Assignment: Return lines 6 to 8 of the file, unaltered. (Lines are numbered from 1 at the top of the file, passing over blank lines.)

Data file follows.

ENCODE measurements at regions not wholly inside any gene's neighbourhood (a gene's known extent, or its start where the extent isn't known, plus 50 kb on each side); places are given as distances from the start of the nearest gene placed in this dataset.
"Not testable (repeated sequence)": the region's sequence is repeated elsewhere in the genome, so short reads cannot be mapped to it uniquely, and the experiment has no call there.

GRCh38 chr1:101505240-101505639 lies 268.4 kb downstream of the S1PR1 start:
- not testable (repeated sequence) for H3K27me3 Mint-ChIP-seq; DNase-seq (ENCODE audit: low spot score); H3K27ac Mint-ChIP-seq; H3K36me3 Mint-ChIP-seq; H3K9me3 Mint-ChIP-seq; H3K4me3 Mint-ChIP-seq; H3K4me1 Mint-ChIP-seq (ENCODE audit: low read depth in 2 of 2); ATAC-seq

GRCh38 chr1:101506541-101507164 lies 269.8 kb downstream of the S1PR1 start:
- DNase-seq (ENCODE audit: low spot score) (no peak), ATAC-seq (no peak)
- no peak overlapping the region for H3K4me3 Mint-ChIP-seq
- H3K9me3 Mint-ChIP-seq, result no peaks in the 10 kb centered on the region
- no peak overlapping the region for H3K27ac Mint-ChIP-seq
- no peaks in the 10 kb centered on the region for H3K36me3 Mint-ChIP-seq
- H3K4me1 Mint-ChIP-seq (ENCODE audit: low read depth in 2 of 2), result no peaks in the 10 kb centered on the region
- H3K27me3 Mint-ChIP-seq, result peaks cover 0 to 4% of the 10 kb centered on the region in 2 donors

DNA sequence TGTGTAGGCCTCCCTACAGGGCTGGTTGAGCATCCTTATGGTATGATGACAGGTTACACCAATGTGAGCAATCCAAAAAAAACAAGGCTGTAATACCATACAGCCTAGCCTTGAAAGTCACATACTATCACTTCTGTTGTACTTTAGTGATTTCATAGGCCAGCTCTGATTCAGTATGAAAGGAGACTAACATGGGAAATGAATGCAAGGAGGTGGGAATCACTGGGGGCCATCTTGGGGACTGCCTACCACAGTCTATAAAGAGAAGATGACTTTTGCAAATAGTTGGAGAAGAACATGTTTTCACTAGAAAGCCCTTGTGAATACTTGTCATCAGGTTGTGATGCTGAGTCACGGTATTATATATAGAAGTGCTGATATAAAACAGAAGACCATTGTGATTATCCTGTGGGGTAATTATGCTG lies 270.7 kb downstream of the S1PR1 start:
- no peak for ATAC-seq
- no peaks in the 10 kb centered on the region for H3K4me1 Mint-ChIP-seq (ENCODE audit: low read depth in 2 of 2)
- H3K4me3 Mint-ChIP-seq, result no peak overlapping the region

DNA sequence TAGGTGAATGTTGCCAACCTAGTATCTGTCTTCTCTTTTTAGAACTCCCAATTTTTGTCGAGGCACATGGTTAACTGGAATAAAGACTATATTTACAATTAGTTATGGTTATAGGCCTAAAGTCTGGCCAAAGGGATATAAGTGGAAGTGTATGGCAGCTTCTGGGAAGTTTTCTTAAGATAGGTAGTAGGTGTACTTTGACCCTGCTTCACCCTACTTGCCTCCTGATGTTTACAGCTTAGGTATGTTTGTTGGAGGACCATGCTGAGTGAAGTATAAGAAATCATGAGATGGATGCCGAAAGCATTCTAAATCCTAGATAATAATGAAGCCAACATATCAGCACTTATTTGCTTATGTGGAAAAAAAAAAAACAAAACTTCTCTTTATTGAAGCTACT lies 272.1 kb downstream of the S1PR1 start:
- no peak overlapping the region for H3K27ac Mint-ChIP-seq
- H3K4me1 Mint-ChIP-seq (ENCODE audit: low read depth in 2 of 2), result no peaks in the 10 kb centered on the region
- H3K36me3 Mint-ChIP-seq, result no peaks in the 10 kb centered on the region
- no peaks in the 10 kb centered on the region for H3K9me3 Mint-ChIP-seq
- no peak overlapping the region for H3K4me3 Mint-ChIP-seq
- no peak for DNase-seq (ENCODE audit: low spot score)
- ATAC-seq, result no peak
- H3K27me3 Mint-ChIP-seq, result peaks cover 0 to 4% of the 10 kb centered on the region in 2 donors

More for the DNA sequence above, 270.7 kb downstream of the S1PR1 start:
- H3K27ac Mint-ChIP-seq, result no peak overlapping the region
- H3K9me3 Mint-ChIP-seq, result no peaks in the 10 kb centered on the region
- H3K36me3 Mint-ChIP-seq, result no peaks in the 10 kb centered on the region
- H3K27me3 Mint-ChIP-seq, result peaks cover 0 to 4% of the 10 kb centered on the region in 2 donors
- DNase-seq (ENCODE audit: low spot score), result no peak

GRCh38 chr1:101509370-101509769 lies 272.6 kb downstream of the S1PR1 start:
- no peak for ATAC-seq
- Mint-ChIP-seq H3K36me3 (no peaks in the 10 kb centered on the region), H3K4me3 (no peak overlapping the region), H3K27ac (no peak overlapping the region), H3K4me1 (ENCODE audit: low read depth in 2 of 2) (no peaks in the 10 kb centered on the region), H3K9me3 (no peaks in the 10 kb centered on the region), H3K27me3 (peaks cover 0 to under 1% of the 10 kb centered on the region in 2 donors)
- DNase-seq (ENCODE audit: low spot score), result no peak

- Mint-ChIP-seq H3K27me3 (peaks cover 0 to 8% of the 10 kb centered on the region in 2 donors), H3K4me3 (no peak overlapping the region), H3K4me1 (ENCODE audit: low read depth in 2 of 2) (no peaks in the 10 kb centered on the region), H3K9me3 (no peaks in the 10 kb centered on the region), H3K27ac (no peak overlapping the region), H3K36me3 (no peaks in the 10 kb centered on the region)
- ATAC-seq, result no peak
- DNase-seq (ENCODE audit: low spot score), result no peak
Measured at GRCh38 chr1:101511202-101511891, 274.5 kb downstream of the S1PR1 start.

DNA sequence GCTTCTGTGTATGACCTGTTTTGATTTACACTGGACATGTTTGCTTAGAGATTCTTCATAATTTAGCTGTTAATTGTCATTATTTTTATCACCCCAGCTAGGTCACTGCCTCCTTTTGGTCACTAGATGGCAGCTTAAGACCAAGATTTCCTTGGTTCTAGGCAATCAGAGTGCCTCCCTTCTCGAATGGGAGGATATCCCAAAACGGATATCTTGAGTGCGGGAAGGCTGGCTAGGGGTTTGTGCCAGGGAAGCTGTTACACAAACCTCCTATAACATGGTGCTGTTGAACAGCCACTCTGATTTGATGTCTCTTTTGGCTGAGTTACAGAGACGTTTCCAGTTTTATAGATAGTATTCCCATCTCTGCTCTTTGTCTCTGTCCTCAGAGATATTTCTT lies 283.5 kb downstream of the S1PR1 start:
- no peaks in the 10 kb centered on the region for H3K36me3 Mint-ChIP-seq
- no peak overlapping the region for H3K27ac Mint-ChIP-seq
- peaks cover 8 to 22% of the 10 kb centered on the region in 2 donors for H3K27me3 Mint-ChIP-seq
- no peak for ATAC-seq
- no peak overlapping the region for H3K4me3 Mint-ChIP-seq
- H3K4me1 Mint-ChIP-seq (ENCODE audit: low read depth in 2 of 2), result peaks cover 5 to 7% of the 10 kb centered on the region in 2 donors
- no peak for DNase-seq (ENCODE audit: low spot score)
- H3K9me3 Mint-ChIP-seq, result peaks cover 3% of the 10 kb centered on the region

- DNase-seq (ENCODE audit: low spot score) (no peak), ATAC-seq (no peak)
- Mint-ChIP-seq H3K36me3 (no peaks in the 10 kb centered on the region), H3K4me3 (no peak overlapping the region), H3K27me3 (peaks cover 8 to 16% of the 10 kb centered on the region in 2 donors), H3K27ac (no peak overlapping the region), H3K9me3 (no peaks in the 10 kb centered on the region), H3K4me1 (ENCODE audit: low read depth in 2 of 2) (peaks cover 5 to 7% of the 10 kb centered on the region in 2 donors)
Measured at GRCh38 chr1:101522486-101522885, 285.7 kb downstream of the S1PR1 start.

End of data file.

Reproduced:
- DNase-seq (ENCODE audit: low spot score) (no peak), ATAC-seq (no peak)
- no peak overlapping the region for H3K4me3 Mint-ChIP-seq
- H3K9me3 Mint-ChIP-seq, result no peaks in the 10 kb centered on the region